The international coding system that was used as a basis and which the authorities wished to introduce in Norway was primarily developed for medical biochemical analyses (6). It was not designed for other laboratory specialties, Norwegian language or Norwegian laboratory tradition. The professional communities called attention to this challenge at an early stage, and reiterated this criticism when the first version of the coding system was published in 2013 (7). They recommended that the Directorate of Health enlist expertise from the six laboratory sciences to coordinate a structured review with professional and linguistic systemisation of the Norwegian Laboratory Coding System and that a generous and realistic schedule for this work be drawn up (7, 8). This advice was not followed. On the contrary, the coding system was made mandatory and was to be implemented at a time when it was far from complete, whether for professional, technical or economic purposes (5).
This disregard of the input from the professional community has unfortunately been a recurring theme in the project management of the Norwegian Laboratory Coding System. The same thing occurred when the Directorate of Health promised the professional communities that it would take charge of developing an interdisciplinary table of analytical methods that would detail the differences in results when the same analysis was performed using different methods (9 – 11). This entire project was suddenly shelved with no justification (12 – 14), contrary to a unanimous recommendation from the professional communities. The consequence of this action is that we now have a coding system that cannot be used for a sound economic reimbursement scheme (15, 16), but which unfortunately the Directorate of Health nevertheless plans to use for this purpose (17).
The trust of the professional communities in the Directorate for eHealth as the coding system administrator has been severely undermined by these matters and many more of a similar nature.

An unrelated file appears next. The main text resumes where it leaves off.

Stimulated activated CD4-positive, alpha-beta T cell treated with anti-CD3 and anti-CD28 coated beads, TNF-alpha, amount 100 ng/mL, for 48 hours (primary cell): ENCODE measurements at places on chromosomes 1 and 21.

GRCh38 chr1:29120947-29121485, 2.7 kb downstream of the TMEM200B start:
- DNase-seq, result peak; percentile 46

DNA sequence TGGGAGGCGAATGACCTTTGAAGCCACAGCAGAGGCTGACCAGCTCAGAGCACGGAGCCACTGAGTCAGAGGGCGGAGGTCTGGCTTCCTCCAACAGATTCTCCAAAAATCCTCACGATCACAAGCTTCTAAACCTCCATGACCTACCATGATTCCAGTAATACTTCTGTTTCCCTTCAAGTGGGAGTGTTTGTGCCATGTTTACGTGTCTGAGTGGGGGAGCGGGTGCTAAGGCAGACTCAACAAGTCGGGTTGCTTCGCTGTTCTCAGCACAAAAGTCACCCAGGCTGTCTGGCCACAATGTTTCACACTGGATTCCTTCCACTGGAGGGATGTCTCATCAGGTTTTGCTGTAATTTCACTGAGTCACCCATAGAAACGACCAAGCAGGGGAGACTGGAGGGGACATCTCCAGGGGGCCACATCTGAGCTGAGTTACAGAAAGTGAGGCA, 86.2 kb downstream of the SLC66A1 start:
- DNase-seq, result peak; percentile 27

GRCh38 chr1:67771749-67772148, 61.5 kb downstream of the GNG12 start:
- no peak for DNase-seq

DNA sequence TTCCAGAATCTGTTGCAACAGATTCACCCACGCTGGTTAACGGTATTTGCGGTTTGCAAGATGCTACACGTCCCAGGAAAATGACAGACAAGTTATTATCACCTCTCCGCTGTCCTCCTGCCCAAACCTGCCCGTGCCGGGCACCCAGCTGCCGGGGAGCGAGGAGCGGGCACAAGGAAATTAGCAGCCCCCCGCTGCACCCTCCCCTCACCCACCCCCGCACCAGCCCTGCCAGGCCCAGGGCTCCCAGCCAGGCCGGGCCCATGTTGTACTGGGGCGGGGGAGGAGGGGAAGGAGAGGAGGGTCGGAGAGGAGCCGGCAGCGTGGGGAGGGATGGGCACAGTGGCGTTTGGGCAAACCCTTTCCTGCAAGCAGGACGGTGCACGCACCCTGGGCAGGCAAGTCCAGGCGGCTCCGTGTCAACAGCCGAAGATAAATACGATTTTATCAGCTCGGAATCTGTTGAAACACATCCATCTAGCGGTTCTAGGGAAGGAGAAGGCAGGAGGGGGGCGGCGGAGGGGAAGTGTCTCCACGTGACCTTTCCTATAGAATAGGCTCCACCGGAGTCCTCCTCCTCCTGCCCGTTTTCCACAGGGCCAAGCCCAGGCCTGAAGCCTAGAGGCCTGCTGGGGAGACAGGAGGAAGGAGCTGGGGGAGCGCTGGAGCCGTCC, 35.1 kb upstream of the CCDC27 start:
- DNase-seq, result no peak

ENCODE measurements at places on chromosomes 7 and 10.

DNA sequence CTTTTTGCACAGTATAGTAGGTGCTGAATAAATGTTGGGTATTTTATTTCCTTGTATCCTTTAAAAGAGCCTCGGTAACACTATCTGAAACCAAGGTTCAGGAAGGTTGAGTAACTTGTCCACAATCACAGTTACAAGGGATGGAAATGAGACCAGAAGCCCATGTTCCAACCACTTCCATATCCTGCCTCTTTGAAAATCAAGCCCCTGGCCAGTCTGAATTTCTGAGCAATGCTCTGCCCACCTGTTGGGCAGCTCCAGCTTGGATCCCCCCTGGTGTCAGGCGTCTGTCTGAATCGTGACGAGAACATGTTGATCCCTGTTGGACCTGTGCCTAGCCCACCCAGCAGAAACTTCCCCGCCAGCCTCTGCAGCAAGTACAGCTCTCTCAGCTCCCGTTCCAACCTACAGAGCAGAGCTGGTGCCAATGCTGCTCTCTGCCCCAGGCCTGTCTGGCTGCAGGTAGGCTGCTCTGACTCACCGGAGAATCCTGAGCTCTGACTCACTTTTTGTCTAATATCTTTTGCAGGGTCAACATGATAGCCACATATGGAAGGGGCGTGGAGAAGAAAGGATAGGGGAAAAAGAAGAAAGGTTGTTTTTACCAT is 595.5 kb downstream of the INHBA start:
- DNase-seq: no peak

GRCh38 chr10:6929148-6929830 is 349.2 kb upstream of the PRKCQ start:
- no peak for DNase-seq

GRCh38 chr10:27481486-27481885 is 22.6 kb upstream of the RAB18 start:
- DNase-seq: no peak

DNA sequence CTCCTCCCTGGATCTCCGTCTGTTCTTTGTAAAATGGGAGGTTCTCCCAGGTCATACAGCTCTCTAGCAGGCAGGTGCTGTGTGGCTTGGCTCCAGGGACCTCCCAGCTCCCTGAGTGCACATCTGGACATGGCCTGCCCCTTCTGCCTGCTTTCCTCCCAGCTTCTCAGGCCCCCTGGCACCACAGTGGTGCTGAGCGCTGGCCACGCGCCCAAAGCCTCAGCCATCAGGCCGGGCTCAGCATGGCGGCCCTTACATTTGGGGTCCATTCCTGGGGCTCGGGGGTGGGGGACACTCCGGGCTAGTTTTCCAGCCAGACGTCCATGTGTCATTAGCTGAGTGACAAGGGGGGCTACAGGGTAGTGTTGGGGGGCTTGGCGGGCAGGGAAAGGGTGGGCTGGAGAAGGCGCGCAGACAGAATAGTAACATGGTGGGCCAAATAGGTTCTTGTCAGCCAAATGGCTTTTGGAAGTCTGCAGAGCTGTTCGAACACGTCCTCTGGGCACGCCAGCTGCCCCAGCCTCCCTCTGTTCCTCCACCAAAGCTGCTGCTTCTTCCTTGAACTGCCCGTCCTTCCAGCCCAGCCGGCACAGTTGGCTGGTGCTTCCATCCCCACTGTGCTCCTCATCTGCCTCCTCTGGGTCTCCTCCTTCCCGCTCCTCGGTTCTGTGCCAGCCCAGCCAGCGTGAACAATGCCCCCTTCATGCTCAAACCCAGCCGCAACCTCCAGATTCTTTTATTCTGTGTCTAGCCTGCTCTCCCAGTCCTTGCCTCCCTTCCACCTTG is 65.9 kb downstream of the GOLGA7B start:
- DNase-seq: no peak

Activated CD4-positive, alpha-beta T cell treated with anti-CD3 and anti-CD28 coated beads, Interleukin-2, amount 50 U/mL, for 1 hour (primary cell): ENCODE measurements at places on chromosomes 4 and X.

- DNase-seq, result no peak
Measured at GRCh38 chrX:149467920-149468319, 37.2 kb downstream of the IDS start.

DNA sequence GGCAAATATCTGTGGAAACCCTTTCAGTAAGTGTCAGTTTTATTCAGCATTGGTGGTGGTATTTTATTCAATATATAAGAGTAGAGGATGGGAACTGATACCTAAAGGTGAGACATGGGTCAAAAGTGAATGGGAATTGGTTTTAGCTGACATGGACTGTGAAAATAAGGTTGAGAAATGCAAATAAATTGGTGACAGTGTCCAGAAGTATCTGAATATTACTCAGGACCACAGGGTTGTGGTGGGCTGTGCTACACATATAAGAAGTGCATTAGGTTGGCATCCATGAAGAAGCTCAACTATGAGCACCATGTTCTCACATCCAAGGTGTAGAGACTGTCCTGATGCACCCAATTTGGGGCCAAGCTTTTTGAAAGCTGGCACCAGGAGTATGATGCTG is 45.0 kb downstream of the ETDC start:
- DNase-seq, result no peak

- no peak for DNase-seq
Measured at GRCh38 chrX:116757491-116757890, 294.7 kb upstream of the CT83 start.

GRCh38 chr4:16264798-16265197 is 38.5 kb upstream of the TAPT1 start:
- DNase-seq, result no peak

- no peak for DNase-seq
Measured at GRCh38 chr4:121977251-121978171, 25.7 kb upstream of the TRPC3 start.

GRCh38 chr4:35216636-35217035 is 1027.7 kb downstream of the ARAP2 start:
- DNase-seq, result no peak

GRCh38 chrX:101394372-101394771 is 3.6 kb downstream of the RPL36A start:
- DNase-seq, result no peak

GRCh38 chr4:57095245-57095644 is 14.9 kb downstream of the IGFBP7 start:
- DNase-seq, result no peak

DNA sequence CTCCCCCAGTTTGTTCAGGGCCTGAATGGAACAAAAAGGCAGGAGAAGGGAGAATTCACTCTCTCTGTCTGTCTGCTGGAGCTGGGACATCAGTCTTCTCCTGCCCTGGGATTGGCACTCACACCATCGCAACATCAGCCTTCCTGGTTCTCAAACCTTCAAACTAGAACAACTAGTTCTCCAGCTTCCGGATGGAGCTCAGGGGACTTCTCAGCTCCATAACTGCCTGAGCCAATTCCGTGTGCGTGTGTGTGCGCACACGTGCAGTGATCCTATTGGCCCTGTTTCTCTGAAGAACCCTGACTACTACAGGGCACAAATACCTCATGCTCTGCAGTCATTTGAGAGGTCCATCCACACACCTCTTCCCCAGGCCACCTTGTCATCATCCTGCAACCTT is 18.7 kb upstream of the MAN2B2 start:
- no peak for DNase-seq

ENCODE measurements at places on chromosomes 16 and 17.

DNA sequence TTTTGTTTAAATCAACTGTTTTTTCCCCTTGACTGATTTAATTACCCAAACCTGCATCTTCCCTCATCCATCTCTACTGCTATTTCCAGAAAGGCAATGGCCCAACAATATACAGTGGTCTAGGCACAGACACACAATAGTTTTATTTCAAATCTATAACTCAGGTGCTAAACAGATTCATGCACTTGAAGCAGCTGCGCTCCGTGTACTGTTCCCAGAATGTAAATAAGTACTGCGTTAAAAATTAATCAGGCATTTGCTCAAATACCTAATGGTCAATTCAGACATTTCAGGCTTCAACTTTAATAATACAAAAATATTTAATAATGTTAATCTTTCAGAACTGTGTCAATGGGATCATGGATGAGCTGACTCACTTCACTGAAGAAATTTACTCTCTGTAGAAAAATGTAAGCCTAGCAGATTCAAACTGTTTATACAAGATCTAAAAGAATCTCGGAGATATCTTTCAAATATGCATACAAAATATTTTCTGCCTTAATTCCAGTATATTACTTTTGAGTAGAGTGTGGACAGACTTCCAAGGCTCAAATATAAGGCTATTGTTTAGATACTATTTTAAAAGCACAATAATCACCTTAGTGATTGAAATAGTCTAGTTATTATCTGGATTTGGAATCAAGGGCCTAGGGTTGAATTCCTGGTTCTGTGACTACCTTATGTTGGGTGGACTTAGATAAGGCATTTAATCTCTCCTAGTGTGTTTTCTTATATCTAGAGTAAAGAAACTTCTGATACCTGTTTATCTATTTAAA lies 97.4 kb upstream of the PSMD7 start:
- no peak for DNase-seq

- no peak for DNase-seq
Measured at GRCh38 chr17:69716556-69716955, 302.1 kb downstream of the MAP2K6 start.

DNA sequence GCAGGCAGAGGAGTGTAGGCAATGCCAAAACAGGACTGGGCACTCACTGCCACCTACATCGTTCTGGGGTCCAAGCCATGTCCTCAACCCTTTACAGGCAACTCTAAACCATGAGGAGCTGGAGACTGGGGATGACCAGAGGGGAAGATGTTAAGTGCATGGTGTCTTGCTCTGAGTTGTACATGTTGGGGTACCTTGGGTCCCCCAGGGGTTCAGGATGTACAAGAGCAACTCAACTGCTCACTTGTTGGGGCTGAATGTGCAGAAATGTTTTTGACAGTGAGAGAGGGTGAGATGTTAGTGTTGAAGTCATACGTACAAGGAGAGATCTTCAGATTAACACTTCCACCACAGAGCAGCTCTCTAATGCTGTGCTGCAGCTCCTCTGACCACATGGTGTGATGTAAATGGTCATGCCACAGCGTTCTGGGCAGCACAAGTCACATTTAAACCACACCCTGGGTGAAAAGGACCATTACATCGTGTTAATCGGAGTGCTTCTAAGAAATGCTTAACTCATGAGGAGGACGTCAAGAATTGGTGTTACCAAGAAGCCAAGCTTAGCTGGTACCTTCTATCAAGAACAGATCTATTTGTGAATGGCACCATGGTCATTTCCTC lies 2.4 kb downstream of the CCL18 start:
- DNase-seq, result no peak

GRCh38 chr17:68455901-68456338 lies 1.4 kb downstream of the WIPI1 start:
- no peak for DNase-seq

Today, three years after the Norwegian Laboratory Coding System was made mandatory and almost two years after it was declared ready for implementation, the coding system’s architecture still has fundamental flaws, which mean that it does not cater to all the laboratory sciences. There is no defined practice for the nomenclature of analyses that takes account of the needs of the different laboratory sciences (18 – 20), no differentiation of analyses on the basis of analytical methods (9 – 11), and no national standardisation of the results issued (20). The code overview on the Directorate of Health’s website (4) is unstructured and fraught with errors (21). Codes are registered with no review specific to each science, or quality assurance (22), nor does the coding system draw sufficient distinction between the sciences, or correctly classify the analyses that are included (8, 21). This makes it extremely difficult, both for the Directorate for eHealth and the professional communities, to quality-assure the content. The fact that the first interdisciplinary working meeting for the coding system where all six laboratory sciences were in attendance was not held until 2016, more than ten years after the work on the coding system began, and more than two years after it was implemented, says much about the project management (23).